A new canine DNA test will be available sometime this spring through Embark Veterinary Inc., a startup company that officially launched in mid March. The Austin, Texas-based company aims to shake up the dog DNA testing market by bringing cutting-edge science and insights directly to pet owners, according to co-founders Adam Boyko, Ph.D., chief science officer and assistant professor of Biomedical Sciences at Cornell University College of Veterinary Medicine, and Ryan Boyko, chief executive officer.
The brother team has spent the past decade learning about dogs, everything from the inception of the human-canine bond to the best ways in which to care for these four-legged friends. In the course of their quest to understand the domestic dog, they have discovered many of the things that make every breed and every individual dog unique. This led to breakthrough research on the origin of the domestic dog near Central Asia more than 15,000 years ago.
The Embark DNA Test will track more than 200,000 genetic markers, offering ancestry analysis as well as an extensive overview of both genetic disease risk and heritable traits, allowing users to understand their dog’s health, plan for their pet’s future and provide their dog with the best personalized care possible, according to the company.
Although the DNA test is directed to consumers—pet owners can preorder the genetic test at embarkvet.com—the company itself has many ties to the veterinary community. For instance, Embark Veterinary is a research partner of Cornell University College of Veterinary Medicine.
“Cornell has been a huge supporter of canine genomics, and we’ve licensed discoveries made at Cornell to power our test, worked with the Cornell Veterinary Biobank to validate our test and set up ways to work with Cornell researchers to further genetic studies in dogs,” said Dr. Adam Boyko.
This is one way Embark Veterinary differentiates itself from other companies offering dog genetic tests, according to Ryan Boyko.
“Embark is a wellness service, and the only canine genetics testing company offering comprehensive, research-grade genetic results,” he said. “Not only do owners get a comprehensive picture of their dog’s DNA (health conditions, traits and ancestry), but they also get to be a part of cutting-edge research to expand our understanding of dog health, behavior and genetics. They can take part in the community of Embark users and, as we discover new things, learn more and more about their dog (a lifetime service).”
The Embark Dog DNA Test uses a saliva sample, not blood, to generate results, meaning pet owners can conduct the test in their own home with the provided cheek swab. Embark Veterinary maintains that its genetic platform and results are very consistent between saliva-derived DNA and blood-derived DNA.
“We are in the final stages of quality control now, but similar technology we and other companies have worked with using the same supplier suggests an accuracy rate in line with human consumer genetic testing which have a greater than 99 percent call rate and a greater than 99.9 percent reproducibility rate,” said Ryan Boyko.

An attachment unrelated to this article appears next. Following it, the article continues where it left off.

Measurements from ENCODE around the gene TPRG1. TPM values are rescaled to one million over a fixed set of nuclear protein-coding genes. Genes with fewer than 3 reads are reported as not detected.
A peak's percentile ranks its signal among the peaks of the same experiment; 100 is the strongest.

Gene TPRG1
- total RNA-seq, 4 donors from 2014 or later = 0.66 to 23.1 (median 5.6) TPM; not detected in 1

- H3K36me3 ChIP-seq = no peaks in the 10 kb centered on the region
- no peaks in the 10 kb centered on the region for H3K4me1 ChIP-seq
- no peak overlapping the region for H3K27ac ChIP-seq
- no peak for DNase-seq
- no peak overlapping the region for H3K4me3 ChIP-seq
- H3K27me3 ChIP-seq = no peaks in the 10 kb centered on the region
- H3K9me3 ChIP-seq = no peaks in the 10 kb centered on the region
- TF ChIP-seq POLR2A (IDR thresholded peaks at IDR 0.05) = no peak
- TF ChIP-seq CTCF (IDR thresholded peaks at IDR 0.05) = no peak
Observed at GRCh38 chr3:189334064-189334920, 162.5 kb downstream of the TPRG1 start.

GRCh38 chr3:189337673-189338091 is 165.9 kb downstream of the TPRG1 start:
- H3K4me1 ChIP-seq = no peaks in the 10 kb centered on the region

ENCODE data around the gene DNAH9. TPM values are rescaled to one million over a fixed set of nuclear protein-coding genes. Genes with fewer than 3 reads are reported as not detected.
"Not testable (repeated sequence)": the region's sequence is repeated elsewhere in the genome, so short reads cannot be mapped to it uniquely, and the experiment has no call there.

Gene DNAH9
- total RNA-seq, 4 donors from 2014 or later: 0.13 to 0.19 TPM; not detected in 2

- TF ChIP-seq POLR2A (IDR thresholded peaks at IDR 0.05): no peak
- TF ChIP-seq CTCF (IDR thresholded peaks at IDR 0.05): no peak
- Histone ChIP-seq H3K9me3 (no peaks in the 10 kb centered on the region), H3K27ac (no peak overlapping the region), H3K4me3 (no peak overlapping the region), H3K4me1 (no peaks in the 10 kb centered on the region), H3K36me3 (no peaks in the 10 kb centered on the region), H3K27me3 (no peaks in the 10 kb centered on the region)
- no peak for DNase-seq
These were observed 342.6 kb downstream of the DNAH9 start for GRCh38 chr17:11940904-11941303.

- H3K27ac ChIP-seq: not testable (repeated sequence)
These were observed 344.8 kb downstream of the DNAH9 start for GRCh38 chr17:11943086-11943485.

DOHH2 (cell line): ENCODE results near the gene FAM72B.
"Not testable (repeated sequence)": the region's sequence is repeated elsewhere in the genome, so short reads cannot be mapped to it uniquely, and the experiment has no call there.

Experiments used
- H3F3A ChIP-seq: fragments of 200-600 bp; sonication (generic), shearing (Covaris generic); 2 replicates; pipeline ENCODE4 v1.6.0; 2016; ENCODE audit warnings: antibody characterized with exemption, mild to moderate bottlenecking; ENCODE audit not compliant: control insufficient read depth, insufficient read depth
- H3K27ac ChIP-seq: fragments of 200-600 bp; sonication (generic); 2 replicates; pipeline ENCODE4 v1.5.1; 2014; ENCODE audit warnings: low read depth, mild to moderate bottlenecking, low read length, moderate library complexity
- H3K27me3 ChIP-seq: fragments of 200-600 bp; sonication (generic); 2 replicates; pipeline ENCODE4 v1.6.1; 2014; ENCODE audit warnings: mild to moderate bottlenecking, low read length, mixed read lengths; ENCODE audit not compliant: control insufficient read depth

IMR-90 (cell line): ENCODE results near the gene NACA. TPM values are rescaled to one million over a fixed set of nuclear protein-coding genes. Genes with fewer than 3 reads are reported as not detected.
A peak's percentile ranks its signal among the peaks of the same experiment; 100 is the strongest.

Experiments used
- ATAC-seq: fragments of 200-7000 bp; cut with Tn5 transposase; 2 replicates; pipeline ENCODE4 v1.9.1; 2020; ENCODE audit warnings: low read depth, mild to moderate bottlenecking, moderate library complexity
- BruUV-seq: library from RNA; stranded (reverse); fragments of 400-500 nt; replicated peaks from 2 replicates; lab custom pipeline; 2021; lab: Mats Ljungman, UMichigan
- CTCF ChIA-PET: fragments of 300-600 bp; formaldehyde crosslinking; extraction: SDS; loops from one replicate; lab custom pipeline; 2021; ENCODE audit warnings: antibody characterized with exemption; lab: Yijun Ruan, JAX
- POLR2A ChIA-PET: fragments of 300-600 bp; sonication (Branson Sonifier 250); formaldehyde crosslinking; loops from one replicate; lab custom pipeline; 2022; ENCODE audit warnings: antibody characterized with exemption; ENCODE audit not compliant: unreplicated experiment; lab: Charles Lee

The test report will include more than 100 genetic health conditions as well as more than a dozen traits and ancestry information, but the company can’t release more specific details until the final stages of quality control are completed later this spring, Ryan Boyko said. The price of the product will be announced during that time as well, he said, although it’s expected to be in line with other consumer-based genetic tests on the market.
When asked why not focus on a professional-based product that requires a veterinary visit, Ryan Boyko responded, “We want to make genetics accessible to consumers. While we encourage users to discuss their results with their veterinarian before making any major changes in their pet’s care, much of the information Embark provides is highly educational and interesting. We want people to feel like they understand their dog better, not that they just got another lab test.”
However, Ryan Boyko added that the report is tailored to help veterinarians find and understand information about their client’s given pet. Embark Veterinary is working with veterinarians and geneticists to fine tune this aspect.
“While we do not anticipate offering a separate test for veterinarians in the near term, we are piloting a program to allow veterinarians to sell our tests at their clinics, collecting the saliva sample at the clinic,” Ryan Boyko said. “We are also currently working on educational materials to provide veterinarians to help interpret test results.”
Additionally, Embark Veterinary would like to work with veterinarians on various research projects.
“We have some research projects that we would like to find vets to collaborate with us on, including nutrition projects and dental health projects we’re planning,” Ryan Boyko said. “Cancer and hip dysplasia are other active areas of research interested veterinarians could reach out to us to discuss. Veterinarians with genetics backgrounds should also reach out to us if they’re interested in part-time employment opportunities.”
Other future company plans include establishing partnerships with animal shelters and breeders.
“We do know that in some cases breeders would benefit from some additional information that would help them make breeding decisions and we are developing and testing those,” Ryan Boyko said. “We are also looking into shelter partnerships that would enable us to develop tests most helpful to animal shelters.”
Veterinarians interested in participating with Embark, can email firstname.lastname@example.org.